SLR - September 2021 - Hans C. Humrick
Effect of Tourniquet Use During Surgical Treatment of Open Fractures
Reference: Gitajn, Ida Leah MD1,a; Werth, Paul M. PhD1; Sprague, Sheila PhD2; Bzovsky, Sofia MSc2; Petrisor, Brad A. MD2; Jeray, Kyle J. MD3; O’Hara, Nathan N. MHA4; Bhandari, Mohit MD, PhD2; Slobogean, Gerard MD, MPH4; the FLOW Investigators Effect of Tourniquet Use During Surgical Treatment of Open Fractures, The Journal of Bone and Joint Surgery: May 19, 2021 - Volume 103 - Issue 10 - p 860-868 doi: 10.2106/JBJS.20.01458
Level of Evidence: Level III
Scientific Literature Review
Reviewed By: Hans C. Humrick, DPM
Residency Program: North Colorado Medical Center – Greeley, CO
Podiatric Relevance: Tourniquets have numerous benefits including clear visualization, decreased blood loss, and potentially less operative time. It has been theorized that in traumatic scenarios, tissues may be more vulnerable to oxidative stress caused by tourniquet induced ischemia. This study sought to correlate open lower extremity trauma and tourniquet use to adverse events. The authors hypothesized increased tourniquet time would leave traumatized tissues more susceptible to adverse effects.
Methods: These data were obtained as unexpected secondary measures from the FLOW trial, which used a standardized treatment protocol regarding open fracture treatment with antibiotics from 2009-2013; however, surgical techniques and tourniquet use were surgeon dependent. In the current study, inclusion criteria were open lower extremity fracture distal to the knee, >18 years old, and follow-up ≥1 year. Fracture locations included the tibial shaft or plafond, ankle, talus, or calcaneus. Correlations between Gustilo-Anderson stage and tourniquet use were compared between various outcome measures including unplanned reoperation rate, DVT risk, infection rate, patient reported outcomes, and fixation type (plates/screws, IM nail, external fixator, etc.).
Results: One thousand three hundred fifty-one patients were included. A 1:1 match left 352 patients in each group (n=704). The total unplanned reoperation rate was 18.4 percent which positively correlated with increasing age and negatively correlated with negative pressure therapy use. Unplanned reoperation was most commonly due to deep infection (37 percent) and delayed or non-union (26 percent). Overall, no difference in reoperation rate was found between tourniquet versus non-tourniquet use. Operative time was essentially identical (average 121.6 minutes without and 121.2 minutes with). Furthermore, no significant difference for superficial or deep infection risk, wound complications, fixation type, DVT rate, or patient reported outcomes was found. Notably, tourniquet use in Gustilo-IIIA and IIIB was an independent risk factor for unplanned reoperation.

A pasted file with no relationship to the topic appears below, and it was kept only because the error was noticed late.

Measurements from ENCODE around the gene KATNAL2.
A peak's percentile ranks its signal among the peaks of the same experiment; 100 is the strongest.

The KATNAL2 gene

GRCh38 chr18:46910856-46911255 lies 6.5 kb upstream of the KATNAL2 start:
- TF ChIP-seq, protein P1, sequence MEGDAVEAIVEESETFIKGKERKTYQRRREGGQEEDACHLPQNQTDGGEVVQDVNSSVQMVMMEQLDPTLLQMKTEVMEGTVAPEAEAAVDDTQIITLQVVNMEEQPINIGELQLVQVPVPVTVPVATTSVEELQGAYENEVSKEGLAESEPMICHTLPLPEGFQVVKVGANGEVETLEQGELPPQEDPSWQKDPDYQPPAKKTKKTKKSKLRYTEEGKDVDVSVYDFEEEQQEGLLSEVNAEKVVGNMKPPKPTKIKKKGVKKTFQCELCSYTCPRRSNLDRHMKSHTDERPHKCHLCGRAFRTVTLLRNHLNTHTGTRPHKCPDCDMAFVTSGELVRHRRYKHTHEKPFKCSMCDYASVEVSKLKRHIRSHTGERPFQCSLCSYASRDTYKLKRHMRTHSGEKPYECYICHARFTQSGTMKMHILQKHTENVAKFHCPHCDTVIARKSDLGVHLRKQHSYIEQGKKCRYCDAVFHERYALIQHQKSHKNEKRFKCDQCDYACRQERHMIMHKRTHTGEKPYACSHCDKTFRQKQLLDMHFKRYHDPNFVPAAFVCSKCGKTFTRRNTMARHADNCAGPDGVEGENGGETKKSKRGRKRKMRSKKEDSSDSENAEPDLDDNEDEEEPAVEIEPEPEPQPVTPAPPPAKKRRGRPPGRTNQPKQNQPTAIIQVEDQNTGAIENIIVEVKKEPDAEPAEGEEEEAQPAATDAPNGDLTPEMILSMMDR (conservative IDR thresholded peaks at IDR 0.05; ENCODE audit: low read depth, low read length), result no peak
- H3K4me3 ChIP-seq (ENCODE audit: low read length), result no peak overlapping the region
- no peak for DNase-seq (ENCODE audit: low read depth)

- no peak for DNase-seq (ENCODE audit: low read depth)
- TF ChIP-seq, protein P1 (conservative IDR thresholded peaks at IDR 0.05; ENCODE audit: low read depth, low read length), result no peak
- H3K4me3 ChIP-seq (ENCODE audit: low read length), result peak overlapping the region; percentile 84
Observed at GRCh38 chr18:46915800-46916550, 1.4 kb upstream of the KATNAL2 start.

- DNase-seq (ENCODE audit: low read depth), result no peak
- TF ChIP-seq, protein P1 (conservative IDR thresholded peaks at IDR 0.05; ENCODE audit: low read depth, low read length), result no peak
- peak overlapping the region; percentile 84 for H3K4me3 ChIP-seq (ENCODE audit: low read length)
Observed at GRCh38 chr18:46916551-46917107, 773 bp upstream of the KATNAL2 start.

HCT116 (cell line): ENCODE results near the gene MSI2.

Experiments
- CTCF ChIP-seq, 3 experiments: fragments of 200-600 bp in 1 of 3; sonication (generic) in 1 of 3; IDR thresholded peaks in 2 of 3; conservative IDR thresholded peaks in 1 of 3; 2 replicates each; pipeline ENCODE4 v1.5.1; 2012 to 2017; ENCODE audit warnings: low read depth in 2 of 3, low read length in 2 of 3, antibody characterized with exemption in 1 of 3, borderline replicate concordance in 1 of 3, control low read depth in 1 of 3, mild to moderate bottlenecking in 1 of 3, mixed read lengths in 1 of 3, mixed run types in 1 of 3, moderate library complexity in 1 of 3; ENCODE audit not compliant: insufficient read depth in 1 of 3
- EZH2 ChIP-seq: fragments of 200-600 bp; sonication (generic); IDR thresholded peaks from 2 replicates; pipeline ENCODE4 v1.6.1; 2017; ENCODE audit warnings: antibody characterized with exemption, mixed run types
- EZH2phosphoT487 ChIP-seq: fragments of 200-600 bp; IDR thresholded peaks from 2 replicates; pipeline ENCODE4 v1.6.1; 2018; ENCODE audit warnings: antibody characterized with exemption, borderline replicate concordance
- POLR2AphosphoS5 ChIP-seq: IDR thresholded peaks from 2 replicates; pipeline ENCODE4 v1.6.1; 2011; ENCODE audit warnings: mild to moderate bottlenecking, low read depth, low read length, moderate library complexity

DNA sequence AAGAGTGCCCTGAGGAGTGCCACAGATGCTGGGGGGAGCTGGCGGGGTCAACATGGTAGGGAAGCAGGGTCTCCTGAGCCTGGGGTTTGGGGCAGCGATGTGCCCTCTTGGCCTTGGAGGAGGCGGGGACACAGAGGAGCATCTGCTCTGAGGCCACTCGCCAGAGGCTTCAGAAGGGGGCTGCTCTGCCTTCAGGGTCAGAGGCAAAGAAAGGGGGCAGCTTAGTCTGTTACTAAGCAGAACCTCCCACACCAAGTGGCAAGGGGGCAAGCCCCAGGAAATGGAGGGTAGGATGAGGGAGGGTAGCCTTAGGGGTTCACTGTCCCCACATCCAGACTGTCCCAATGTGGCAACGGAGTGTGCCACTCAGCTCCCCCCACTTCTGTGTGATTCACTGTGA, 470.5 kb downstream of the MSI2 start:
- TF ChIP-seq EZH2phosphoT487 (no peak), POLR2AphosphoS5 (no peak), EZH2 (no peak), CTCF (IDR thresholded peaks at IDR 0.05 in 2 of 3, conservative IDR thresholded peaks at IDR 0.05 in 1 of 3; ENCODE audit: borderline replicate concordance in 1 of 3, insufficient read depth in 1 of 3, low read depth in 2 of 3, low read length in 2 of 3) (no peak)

Conclusions: The benefits of tourniquet use are described above, specifically less blood loss and improved visualization. Open fractures pose a unique challenge given the extensive soft tissue damage found especially in Gustilo-III type injury patterns. The present study suggests that tourniquets may cause harm when used in higher-grade open fractures. This has helped me consider the health of the soft tissue envelope, especially in more severe injury patterns and general poor tissue quality, prior to initiating the use of a tourniquet.